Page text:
Spring Term has let me figure out that I do, in fact, have the work ethic to be an effective university student at my age. Something I didn’t really have when I was twenty. If you look back at my academic record during my first sojourn at university, you will discover that I was an erratic student with a general downward trend. Every year I attended, there were good marks and bad marks, basically dependent on how interested I was in the course overall, but with each successive year both sets were a little bit lower.
This time, with less of my life ahead of me after my potential graduation, my motivations are a bit different. I can handle the workload and I can put in the time. That was as true then as it is now. What’s different now is that I’m willing to.
And that willingness, ultimately, comes from an understanding of the nature of time and how limited it really is. At 20, I think I had an underlying belief that a lifetime is a long time and so I had a long time too figure things out and accomplish my goals. That’s less than perfectly true, but it’s certainly truer at 20 than it is at 50. At 50, the perception is much different and the awareness of that perception is much more conscious. There is far less time than you want there to be to do all of the things that you’ve always wanted to do, and all of the things you still want to do.
The path I’ve set myself on is supposed to lead to a Bachelor’s Degree in Mathematics followed by a Bachelor of Education. The objective is to be a mathematics teacher, backed up by physics, and potentially a couple of social sciences as well, at the high school or possibly college level. This could, in theory, be done as little as three years from now. Taking a Bachelor of Arts in mathematics, which has fewer prescribed courses and more elective flexibility, paired with courses from my previous academic career that actually have adequate grades, and getting into a teacher’s college that does the program in four consecutive terms instead of two terms per year for two years, would mean that just a little bit more than three years from right now, I would be staring down the throat of my last set of exams and evaluations.
There are no guarantees, of course. I have a lot of academic work to do between now and the potential of Teacher’s College.
My preferred path is a Bachelor of Science, though, which has more of those prescribed courses but also keeps more doors open in other areas, and with a full physics minor, before the teaching degree. This takes us to a minimum of four years.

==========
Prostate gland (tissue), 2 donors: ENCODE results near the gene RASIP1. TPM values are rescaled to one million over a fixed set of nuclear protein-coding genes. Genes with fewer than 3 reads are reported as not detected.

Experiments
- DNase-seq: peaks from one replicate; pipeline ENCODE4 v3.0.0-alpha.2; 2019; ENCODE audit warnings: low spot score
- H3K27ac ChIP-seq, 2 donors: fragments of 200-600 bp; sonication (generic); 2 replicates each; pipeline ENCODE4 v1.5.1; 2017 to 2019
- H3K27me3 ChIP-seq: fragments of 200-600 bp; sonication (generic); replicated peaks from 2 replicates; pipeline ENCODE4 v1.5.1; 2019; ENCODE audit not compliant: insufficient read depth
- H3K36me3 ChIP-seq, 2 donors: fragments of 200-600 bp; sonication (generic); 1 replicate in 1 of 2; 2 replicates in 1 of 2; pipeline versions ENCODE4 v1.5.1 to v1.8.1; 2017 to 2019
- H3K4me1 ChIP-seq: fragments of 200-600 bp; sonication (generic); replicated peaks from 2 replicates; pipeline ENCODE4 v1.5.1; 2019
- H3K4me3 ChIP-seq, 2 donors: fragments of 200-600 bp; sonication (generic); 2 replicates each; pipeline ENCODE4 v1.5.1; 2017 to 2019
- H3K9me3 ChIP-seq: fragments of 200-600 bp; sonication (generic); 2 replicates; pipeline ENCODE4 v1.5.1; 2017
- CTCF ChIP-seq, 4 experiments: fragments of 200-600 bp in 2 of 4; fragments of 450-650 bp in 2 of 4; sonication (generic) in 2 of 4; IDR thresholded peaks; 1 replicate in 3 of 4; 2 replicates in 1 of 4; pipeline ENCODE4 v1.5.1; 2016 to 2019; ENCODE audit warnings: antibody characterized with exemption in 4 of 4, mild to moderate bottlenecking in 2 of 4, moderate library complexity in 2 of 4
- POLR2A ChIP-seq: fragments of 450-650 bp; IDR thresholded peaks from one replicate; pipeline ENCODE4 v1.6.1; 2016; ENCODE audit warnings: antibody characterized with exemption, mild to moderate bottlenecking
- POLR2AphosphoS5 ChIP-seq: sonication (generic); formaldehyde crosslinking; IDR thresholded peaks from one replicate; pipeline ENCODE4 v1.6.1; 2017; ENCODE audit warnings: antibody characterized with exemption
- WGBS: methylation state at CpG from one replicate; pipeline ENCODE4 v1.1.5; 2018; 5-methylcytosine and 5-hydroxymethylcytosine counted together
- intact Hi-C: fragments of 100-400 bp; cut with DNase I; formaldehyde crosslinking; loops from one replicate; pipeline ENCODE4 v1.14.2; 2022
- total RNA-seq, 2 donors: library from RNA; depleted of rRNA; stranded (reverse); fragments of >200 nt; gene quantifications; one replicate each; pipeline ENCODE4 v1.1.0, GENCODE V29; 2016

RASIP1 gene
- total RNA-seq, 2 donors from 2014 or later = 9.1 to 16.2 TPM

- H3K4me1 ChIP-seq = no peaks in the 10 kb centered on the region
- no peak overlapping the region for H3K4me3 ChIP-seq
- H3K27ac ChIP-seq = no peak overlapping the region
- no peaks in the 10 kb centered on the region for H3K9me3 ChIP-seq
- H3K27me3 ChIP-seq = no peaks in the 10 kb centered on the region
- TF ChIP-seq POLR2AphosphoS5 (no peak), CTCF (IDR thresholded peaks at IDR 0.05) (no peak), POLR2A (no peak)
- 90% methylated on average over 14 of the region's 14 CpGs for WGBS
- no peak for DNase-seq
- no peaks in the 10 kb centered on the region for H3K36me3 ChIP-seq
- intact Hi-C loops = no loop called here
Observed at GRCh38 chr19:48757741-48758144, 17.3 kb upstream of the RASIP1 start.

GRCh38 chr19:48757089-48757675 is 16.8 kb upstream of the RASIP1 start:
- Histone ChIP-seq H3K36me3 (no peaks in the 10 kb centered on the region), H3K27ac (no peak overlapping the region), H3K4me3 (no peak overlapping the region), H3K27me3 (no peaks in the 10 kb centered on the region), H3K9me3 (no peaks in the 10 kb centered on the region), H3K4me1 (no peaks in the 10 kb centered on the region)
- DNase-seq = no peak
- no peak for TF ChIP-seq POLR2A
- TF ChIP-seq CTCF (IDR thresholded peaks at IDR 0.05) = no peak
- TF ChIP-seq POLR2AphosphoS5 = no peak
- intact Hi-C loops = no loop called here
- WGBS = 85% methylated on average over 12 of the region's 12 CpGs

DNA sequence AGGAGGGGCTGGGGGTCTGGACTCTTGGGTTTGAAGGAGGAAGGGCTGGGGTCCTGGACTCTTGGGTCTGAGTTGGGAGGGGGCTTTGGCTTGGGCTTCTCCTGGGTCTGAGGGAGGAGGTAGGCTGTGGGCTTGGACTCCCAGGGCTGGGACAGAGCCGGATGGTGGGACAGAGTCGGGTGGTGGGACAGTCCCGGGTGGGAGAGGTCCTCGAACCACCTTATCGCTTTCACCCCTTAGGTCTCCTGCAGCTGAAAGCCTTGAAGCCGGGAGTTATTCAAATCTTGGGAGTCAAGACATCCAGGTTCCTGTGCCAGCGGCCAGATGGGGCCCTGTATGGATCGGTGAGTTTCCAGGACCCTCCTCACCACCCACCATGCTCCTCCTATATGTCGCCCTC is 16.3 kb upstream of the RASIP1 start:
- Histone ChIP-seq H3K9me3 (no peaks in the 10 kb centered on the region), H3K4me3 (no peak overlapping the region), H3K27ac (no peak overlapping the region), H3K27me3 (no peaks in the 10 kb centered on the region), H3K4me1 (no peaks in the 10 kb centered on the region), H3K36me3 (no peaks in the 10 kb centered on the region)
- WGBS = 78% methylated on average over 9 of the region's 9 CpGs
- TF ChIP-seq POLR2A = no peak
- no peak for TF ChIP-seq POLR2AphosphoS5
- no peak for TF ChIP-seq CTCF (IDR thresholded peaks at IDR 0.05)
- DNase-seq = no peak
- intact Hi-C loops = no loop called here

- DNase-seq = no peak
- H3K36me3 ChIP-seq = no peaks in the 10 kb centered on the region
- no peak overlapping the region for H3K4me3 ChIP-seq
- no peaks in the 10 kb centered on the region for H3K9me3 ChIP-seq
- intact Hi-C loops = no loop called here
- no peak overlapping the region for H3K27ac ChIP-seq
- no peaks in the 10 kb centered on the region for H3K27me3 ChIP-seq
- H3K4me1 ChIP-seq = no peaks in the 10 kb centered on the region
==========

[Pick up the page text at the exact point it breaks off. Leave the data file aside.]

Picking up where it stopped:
I’m also not willing to mentally close the door on the idea of falling in love with academia and wanting to do a Master’s Degree. Depending on the program type, that can be done in as little as 12 months with the appropriate work ethic and time commitment.
So, considering all of the possibilities, I’m looking at somewhere between three and six years to reach that goal. And the goal itself just marks another beginning.
Let’s round things off to 5 years: three to cover the needed requirements for the B.Sc. and two more for the B.Ed. If I’m successful in gaining entrance to the time- compressed Education program with no summer vacation involved, then I’ll pick up a year. Five years puts me ready to start into my first teaching job at the tender age of 55. That doesn’t sound so bad, does it? Well, when the roughly accepted standard retirement age in Canada is 67, that doesn’t sound as good as it might have.
But I don’t feel that old yet.
And then I remember that I’m part of generation X. As an overall cohort, I think most of us have accepted the idea that an early or even on time retirement is not in the cards. The economic society left to us by prior generations is not conducive to it and it still feels like we’ve never been numerous enough or loud enough to push things to be better. Maybe, with the help of the Millennials and Gen Z, there’s still potential to get enough changes done to fix a lot of the broken things.
Probably not in time to let me retire at 67, though.
And I’m OK with that. I’m not particularly keen on retirement and 100% leisure time, if that’s what it actually means.
Assuming I will be in what I hope will be my final career until age 70 or so, that gives me at least 15 years as a teacher. So the question becomes, after I figure out the path to I’ll take to that new beginning, what is the basic shape of the path I want to follow in that teaching career? Still a lot to think about and work out.
Yeah, none of this exactly explains why I haven’t posted much in the last little while. We’re getting there.
Be well, everyone.by